I reported last year that my tax returns and supporting worksheets were 297 pages. This year they were 308 pages. We have not had tax reform in the last year (though we’ve had increases in some tax rates). Tax reform is still desperately needed.
The income tax has become a part of the modern economy. I don’t have a philosophical objection to income taxes per se. But I believe in lower tax rates, fewer loopholes, and broader participation by the citizenry.
Every choice made to tax some things and not tax others skews people’s decision-making. They will seek more of what is not taxed, and less of what is taxed. For example, not taxing employer health insurance means more people want health insurance through work, rather than individually purchased insurance. As another example, permitting deductions for mortgage interest means people seek home ownership and mortgages. In the absence of the tax laws, people might choose to rent a home rather than buy.
The decisions on what to tax also show philosophical differences between politicians. President Obama’s recent budget proposal is an example. I disagree with two of the choices he has made – the limitations on the deductions that upper income Americans can take when they itemize deductions on their tax returns, and the lifetime limitations on contributions to 401(k) and other retirement plans.
The rest of this post discusses the limitations on itemized deductions. Next week I’ll cover limitations on retirement plan contributions.
The major categories of itemized deductions on Schedule A are medical expenses, state and local taxes, home mortgage interest, and charitable contributions. The rationale for limiting these deductions is that taxpayers in higher tax brackets get a bigger percent deduction than middle income taxpayers.
Here’s what will happen if upper income taxpayers are limited in what they can deduct on Schedule A:
- 1. Medical expenses
In past years, deductions for medical expenses have been limited to those expenses that are over 7.5% of income. Congress has already passed legislation increasing that limit to 10% in 2013. This means that higher income Americans have to incur much higher medical expenses than other taxpayers before they get any deduction on their Schedule A.
Now the President wants to limit them to a 28% deduction, instead of a higher percent if they are in a higher tax bracket. This means that not only is their threshold higher, but they won’t get a deduction for the full amount they paid.
The Affordable Care Act has already put other taxes on this group of people. Has anyone in the Administration stopped to think about the total tax impact of the ACA on this group of citizens and whether it is the right level of taxation for healthcare?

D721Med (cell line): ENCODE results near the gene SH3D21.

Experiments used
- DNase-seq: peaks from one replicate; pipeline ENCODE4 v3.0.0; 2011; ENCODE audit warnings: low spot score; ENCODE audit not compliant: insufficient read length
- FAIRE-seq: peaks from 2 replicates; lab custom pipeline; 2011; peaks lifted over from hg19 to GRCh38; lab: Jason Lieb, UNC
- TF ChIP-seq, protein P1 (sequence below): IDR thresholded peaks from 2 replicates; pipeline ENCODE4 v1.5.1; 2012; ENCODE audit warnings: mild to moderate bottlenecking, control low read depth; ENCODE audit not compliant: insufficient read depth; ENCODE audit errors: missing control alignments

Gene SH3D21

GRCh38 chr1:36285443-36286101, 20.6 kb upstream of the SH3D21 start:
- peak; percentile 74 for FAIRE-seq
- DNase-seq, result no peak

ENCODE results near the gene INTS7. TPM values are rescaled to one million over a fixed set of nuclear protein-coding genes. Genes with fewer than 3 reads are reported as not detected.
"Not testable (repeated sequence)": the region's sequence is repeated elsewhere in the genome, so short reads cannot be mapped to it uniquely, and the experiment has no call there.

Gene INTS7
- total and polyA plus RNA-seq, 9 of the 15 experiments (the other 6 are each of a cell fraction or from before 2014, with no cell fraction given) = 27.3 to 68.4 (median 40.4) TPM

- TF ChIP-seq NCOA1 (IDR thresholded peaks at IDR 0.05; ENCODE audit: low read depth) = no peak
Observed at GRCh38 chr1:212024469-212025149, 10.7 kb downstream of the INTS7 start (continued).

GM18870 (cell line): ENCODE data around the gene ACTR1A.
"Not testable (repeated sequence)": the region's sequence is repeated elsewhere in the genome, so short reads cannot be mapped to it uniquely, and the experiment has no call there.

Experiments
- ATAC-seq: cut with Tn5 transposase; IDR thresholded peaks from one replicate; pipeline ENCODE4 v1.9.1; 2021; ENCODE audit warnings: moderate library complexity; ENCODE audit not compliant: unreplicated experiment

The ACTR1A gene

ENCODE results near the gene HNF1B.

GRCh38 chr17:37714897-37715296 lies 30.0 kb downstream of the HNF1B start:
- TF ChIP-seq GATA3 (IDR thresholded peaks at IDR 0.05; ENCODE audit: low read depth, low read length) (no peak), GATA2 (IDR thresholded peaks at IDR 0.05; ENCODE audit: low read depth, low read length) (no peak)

- 2. State and local taxes
One could argue that when people choose where they live, they choose their state and local taxes, and that people can live if they don’t want to bear this tax burden. Still, taxpayers should be ready for double taxation on a part of their income – the states and municipalities will take their share, and with the Schedule A deduction limited, the IRS will take a part again. I would predict more people will leave high-tax states and municipalities if this proposal is passed.
3. Home mortgage interest
I actually think a limit on the home mortgage deduction is appropriate, though I’m not sure a percent limitation is appropriate. A dollar limit might be more appropriate.
And given that the real estate market is only just beginning to recover and home purchases and mortgages are long-term decisions, phasing whatever limit is adopted might be better than a sudden change. People can’t adapt to this change overnight.
- 4. Charitable contributions
This is the item in the President’s proposal that I disagree with most strongly, because I have a philosophical difference with the President. It seems clear that President Obama believes that the federal government should redistribute wealth in this country, and he wants to use the tax code to assist in that redistribution.
I believe that that Americans should not only decide themselves whether to give away their income, but also that they should be allowed to decide where to give it. If I want to make charitable contributions to a local hospital and my neighbor wants to support a museum, why should we not make these decisions? I do not think the government is better equipped to decide which causes to support than each citizen acting on his or her own beliefs.
Those like the President who disagree with me might say that Americans are still free to give to the charities they want to support. This is true, but as tax rates go up, taxpayers have less after-tax income to give. And if a taxpayer in the 35% tax bracket is limited to a 28% deduction, he or she will have to have $1.25 in pocket to give a dollar to charity. We will have less giving to charity, which is not the result I think this nation wants.
That’s my perspective on itemized deductions.
I also disagree with the President’s proposal limiting lifetime contributions to 401(k) plans. More on that next week.
In the meantime, I hope we can all agree that the tax code is too complex, and start supporting overall tax reform by both Republicans and Democrats. Probably no one will agree with all the changes made; there will be winners and losers. But if we can reduce the overall complexity, and hopefully reduce rates as a result (or at least not raise them), perhaps in the long run we will have a fairer system.
At least it won’t take 308 pages to complete a tax return.
Do you think Americans with higher incomes should face limits on their itemized deductions?